Dear Sir,

You will have observed an article in the Argus upon the subject of a national convention. That matter will soon be brought under discussion here and I sincerely wish you would bestow upon it some portion of your attention….The following may, I think, justly be ranked among its probable advantages.

First, It is the best and probably the only practicable mode of concentrating the entire vote of the opposition and of effecting what is of still greater importance, the substantial re-organization of the Old Republican Party.

2nd Its first result cannot be doubtful. Mr. [John Quincy] Adams[1] occupying the seat and being determined not to surrender it except in extremis will not submit his pretensions to the convention. Noah’s[2] real or affected apprehensions upon that subject are idle. I have long been satisfied that we can only get rid of the present, and restore a better state of things, by combining General Jackson’s[3] personal popularity with the portion of old party feeling yet remaining. This sentiment is spreading, and would of itself be sufficient to nominate him at the Convention.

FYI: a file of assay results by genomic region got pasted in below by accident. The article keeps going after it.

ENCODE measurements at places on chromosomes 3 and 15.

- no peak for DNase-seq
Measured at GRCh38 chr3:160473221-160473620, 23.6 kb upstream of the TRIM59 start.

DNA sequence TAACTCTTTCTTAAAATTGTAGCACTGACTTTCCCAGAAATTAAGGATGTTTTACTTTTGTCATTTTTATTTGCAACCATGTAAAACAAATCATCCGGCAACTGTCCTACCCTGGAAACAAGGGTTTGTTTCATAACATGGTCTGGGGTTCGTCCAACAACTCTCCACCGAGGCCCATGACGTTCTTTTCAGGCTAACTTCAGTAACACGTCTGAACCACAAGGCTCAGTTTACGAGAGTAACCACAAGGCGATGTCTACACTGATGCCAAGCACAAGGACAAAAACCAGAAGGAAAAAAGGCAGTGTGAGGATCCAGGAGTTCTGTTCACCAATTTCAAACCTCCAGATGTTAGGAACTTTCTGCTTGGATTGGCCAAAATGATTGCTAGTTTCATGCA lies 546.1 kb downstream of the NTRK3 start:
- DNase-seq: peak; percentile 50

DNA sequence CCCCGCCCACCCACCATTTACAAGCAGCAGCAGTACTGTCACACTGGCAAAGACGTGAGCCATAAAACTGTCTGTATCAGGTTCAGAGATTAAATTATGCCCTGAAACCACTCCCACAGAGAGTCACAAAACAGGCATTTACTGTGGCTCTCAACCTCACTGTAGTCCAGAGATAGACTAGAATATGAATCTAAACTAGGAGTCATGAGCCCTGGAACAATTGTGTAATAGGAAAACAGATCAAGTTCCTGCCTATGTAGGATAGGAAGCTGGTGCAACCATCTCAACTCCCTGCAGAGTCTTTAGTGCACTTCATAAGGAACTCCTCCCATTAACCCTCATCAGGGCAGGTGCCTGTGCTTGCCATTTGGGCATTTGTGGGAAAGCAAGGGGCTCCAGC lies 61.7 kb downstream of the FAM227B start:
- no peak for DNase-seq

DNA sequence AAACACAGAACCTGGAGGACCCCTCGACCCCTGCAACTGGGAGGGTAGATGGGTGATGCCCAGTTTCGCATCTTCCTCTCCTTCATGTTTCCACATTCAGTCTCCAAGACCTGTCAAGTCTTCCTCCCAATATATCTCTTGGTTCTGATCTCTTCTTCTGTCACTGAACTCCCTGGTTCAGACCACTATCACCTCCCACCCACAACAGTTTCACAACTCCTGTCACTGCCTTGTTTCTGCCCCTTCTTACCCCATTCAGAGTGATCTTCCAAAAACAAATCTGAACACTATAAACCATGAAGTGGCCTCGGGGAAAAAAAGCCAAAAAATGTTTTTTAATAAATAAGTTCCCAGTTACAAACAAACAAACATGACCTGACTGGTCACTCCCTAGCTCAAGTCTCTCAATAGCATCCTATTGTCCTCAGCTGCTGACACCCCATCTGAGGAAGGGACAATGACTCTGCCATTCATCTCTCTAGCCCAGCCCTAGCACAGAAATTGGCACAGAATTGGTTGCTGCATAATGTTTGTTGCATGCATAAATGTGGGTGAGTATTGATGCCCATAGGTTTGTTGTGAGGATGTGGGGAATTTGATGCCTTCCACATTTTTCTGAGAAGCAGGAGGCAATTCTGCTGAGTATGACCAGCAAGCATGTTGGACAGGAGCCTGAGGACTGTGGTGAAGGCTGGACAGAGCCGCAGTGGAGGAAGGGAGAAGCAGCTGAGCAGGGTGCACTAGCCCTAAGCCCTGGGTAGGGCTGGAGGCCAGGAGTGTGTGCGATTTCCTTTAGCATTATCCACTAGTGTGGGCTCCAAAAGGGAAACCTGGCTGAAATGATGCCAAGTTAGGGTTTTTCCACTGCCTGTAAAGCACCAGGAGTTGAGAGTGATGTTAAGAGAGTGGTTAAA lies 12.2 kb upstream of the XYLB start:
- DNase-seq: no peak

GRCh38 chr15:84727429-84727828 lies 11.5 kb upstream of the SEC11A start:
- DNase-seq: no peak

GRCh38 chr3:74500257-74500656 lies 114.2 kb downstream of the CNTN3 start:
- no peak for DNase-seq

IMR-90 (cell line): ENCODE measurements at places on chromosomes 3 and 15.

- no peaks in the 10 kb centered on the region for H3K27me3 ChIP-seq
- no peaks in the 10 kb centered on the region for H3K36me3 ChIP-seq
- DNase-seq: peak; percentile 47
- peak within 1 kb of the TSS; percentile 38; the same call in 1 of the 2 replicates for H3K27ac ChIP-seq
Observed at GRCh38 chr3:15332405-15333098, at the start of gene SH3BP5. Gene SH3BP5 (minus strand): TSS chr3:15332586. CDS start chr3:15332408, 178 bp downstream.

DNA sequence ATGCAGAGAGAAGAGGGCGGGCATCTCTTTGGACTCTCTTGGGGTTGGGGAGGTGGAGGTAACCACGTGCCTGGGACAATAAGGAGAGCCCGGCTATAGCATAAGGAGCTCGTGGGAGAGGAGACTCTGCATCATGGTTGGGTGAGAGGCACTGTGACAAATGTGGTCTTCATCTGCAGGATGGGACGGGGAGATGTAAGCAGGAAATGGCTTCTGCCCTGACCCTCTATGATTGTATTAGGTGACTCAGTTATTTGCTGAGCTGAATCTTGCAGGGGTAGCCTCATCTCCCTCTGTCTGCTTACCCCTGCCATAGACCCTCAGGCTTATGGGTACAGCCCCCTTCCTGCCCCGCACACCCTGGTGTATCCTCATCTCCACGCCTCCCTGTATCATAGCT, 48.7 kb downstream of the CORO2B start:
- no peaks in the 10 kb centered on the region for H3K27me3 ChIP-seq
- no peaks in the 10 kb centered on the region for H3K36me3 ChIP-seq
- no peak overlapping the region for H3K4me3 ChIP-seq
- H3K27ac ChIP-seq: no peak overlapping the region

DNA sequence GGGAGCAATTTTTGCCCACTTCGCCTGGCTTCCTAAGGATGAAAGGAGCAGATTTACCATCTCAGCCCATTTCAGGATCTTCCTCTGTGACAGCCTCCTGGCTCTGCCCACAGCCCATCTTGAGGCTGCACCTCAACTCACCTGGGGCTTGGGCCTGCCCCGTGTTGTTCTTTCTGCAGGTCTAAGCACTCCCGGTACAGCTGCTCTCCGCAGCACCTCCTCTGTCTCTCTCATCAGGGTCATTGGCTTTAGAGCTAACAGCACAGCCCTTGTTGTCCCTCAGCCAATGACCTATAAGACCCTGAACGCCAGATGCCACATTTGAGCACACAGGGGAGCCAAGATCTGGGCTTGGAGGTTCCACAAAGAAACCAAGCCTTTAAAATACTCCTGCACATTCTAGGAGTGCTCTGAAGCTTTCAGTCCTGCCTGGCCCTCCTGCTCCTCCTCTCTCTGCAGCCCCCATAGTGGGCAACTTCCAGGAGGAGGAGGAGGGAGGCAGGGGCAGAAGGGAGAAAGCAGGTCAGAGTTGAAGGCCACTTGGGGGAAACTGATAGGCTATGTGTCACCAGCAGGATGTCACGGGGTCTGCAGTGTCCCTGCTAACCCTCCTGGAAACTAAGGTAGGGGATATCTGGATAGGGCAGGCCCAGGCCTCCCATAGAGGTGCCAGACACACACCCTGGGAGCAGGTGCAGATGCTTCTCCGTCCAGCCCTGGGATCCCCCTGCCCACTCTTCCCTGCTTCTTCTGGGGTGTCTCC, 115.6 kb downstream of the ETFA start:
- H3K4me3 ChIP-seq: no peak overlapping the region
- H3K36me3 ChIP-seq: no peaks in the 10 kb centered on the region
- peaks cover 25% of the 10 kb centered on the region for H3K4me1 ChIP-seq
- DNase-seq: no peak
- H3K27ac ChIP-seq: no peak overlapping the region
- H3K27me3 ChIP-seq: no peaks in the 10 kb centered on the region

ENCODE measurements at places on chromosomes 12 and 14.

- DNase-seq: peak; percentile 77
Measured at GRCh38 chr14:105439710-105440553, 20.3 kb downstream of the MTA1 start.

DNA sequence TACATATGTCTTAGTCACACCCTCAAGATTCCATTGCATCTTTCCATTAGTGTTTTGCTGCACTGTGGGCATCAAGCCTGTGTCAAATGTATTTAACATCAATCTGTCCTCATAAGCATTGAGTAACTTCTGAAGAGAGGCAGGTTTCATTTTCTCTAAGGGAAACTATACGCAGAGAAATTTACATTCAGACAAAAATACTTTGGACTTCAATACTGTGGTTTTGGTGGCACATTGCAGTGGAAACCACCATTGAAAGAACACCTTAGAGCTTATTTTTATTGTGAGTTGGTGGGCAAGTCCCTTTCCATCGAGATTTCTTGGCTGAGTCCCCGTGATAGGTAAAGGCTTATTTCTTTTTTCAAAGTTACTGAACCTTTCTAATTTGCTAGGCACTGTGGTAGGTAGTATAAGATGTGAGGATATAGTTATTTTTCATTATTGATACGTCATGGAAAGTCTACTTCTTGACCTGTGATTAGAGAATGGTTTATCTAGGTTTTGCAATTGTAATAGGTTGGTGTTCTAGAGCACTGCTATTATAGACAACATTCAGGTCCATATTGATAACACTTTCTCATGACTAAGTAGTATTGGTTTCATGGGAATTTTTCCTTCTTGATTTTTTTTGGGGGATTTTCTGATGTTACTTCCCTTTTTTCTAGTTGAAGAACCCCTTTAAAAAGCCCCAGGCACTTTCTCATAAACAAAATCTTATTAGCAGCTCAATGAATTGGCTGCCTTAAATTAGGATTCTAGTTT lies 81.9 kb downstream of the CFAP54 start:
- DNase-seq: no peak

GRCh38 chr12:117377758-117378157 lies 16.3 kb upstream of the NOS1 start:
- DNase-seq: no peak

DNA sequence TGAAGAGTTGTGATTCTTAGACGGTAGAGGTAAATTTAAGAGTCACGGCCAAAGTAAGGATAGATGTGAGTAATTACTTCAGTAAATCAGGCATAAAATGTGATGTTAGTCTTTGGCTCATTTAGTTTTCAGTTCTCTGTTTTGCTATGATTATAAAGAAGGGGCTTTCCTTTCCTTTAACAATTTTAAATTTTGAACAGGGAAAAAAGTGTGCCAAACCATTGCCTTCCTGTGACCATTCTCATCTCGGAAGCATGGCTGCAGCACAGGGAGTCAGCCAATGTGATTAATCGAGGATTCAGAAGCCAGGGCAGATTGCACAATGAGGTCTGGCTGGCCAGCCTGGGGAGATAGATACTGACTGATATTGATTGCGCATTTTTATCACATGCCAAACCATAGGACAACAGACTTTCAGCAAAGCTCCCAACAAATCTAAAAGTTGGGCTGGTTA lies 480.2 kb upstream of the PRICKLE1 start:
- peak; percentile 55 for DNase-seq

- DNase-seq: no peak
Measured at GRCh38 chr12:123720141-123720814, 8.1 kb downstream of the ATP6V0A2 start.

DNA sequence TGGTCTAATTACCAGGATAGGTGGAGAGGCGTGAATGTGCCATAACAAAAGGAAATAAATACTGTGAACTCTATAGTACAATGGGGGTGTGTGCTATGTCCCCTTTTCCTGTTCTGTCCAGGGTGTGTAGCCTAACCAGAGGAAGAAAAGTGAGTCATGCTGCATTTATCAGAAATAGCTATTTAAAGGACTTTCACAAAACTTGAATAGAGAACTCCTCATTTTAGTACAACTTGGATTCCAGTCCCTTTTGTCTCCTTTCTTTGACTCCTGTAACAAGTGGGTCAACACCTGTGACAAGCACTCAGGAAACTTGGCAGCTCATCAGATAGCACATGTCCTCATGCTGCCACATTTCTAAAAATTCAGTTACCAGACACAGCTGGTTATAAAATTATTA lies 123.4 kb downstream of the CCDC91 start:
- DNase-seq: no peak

3rd. The call of such a convention, its exclusive Republican character, and the refusal of Mr. Adams[4] and his friends to become parties to it, would draw anew the old Party lines and the subsequent contest would re-establish them; state nomination alone would fall far short of that object.

4th It would greatly improve the condition of the Republicans of the North & Middle States by substituting party principle for personal preference as one of the leading points in the contest. The location of the candidates would in a great degree be merged in its consideration. Instead of the question being between a Northern and Southern man, it would be whether or not the ties, which have heretofore bound together a great political party should be severed. The difference between the two questions would be found to be immense in the elective field. Altho’ this is a mere party consideration it is not on that account less likely to be effectual. Considerations of this character not infrequently operate as efficiently as those which bear upon the most important questions of constitutional doctrine.